Steve Jobs, legendary tech entrepreneur and founder of Apple, once said, "Get close to your customer. So close that you tell them what they need well before they even realize it themselves."
Jobs' words have been Estateably's mantra ever since the company's inception in March of 2018. Before ever writing a line of code, co-founder Alex Wulkan, now Director of Product Ryan Dankoff, and I spent months interviewing practitioners to better understand the pain points they face in their day-to-day file administration. And while those with whom we conversed hailed from different backgrounds and industry segments, all complained about an overall lack of automation in the technology tools available to them at the office.
We responded by developing an initial product offering that automated business processes whenever and wherever possible. Today, prescribed court forms, precedent letters to estate stakeholders and service providers, and complex reports required throughout an administration can all be generated in the application with a single click of a button - saving practitioners hours of time and effort during the process.
The efficiency gains that our platform made available to practitioners through automatically generated outputs was perhaps the most significant driver that led to the rapid adoption the company experienced in 2021. Indeed, it was an excellent year for Estateably: we're launching support across all provinces, growing our customer base to over 300 professional firms, and were named Software of the Year in Canadian Lawyer Magazine's Annual Readers Choice Survey.
And while it would be easy for us to rest on our laurels, our success inspired us to do even more. So again, we went back to our customers and asked them what else we could do to make their work lives more manageable.
And what we learned was that while automating outputs is great, what practitioners struggle with is the inputting of data. Nowhere was this more apparent than during the estate accounting process.
Scores of practitioners related to our customer success team how they would get a bank or brokerage statement at the end of each month and spent hours inputting each financial transaction line-by-line into our accounting tables to generate an accounting report. Was there any way we could automate that, they asked?
Fortunately, several months before, Estateably had created an internal, cross-functional innovation team that meets monthly to explore how recent advances in emerging technologies can be incorporated into the product to improve efficiency for our users. The innovation team, led by Eros Comunello, a Ph.D. who has two decades of experience in research and development using Artificial Intelligence, machine learning and computer vision. When we took the problem to Eros, he jumped at the opportunity to develop a solution.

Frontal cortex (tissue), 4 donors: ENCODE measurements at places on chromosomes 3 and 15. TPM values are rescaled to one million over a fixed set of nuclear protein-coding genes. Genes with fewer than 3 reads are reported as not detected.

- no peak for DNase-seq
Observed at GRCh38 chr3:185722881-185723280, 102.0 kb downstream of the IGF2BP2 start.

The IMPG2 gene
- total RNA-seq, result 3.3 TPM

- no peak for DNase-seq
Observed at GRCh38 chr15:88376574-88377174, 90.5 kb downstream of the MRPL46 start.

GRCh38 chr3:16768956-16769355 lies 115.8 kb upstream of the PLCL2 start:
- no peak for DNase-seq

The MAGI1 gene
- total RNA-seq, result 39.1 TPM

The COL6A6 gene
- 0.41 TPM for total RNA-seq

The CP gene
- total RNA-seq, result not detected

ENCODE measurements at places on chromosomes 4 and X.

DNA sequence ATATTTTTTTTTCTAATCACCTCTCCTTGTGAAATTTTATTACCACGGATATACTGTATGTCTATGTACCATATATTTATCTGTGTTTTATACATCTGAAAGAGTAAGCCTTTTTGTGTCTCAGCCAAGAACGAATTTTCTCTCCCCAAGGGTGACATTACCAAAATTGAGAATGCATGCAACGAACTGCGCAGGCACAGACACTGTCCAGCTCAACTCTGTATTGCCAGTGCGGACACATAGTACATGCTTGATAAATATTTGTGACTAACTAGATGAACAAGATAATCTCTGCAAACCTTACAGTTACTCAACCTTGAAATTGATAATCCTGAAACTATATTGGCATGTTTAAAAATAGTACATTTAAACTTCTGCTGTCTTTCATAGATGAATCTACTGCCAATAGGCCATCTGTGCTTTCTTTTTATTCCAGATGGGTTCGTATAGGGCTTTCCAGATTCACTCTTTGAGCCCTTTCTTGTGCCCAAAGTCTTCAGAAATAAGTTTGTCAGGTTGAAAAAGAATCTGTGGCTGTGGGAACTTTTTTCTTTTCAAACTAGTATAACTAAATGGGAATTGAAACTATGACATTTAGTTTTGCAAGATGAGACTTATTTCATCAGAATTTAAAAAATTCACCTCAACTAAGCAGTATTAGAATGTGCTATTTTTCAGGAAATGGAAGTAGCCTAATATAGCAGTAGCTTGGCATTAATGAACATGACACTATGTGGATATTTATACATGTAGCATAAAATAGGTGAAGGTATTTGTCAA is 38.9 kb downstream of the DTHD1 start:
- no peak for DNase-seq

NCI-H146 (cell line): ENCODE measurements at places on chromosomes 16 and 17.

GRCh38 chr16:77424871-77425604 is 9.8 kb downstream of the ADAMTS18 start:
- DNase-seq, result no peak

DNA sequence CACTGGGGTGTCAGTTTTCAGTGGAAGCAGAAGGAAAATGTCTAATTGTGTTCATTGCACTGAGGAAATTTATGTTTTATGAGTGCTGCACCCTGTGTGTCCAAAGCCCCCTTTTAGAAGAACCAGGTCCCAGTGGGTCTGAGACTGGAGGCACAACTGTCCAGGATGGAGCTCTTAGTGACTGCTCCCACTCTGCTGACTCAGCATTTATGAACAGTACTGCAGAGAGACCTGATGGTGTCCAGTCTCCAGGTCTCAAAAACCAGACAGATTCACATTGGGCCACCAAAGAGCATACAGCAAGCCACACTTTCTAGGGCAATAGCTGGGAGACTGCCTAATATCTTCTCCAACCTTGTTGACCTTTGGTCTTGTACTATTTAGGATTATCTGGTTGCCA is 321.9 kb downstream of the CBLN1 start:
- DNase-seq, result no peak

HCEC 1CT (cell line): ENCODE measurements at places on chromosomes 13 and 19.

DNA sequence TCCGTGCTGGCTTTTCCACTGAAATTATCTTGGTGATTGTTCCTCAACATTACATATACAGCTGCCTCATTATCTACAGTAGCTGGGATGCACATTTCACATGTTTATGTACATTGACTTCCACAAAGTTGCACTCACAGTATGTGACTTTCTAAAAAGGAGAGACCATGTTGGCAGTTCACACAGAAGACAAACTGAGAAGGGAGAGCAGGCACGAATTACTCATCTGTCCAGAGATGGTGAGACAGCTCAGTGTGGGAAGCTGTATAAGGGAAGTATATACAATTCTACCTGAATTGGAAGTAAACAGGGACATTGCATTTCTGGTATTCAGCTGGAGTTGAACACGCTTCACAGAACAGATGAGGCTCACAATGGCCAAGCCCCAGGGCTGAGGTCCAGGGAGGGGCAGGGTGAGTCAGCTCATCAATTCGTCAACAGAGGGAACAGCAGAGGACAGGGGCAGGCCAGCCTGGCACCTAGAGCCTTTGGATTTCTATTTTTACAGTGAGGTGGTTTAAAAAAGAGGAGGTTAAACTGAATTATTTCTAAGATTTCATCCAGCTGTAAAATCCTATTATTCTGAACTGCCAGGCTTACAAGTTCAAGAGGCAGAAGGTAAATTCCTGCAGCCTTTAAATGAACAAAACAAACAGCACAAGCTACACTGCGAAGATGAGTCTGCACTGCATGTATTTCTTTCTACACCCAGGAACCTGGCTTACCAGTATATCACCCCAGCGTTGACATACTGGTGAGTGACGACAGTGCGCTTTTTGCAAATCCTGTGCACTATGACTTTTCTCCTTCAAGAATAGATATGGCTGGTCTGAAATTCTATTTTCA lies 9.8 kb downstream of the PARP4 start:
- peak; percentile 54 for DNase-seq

The innovation team's first project, called DocuVision, was released into the platform last week. It involved the development of a financial statement reader that uses computer vision technology to automatically extract information found within customer bank or brokerage statements upon upload. The system can identify transaction dates, descriptions, values, whether the transaction was money-in or money-out, and automatically input this data into the accounting table, saving those responsible considerable time during the data entry process.
The system will suggest whether the transaction should be attributed to the capital (principal) or revenue (income) account based on the transaction description. However, as more and more users provide their categorization, the system uses artificial intelligence. It applies machine learning techniques to make any future transactions in the description to the correct estate account.
The innovation team uses the same data extraction technology that powers DocuVision to teach the platform how to read standardized documents such as tax slips and official death certificates. Information can flow from these documents into the application's appropriate fields, thereby reducing potential data entry errors. From there, we'll refine the technology and apply it to non-standard documents such as funeral home director's death certificates.
One of the silver linings of the pandemic was much-needed changes made to the regulatory regime that promoted the digitization of estate planning-related services. BC, for example, passed its very own Electronic Wills Act, changing the formality of wills requirements to allow testators to create and sign Wills electronically. This shift will allow for the proliferation of digital-first tools to allow for drafting services so that professionals or end-users can quickly and efficiently create estate planning documents. With greater digitization comes greater standardization. So the more standardized estate documents become, the easier it will be for Estateably to use DocuVision to read and interpret wills, power of attorneys, trusts and other deeds.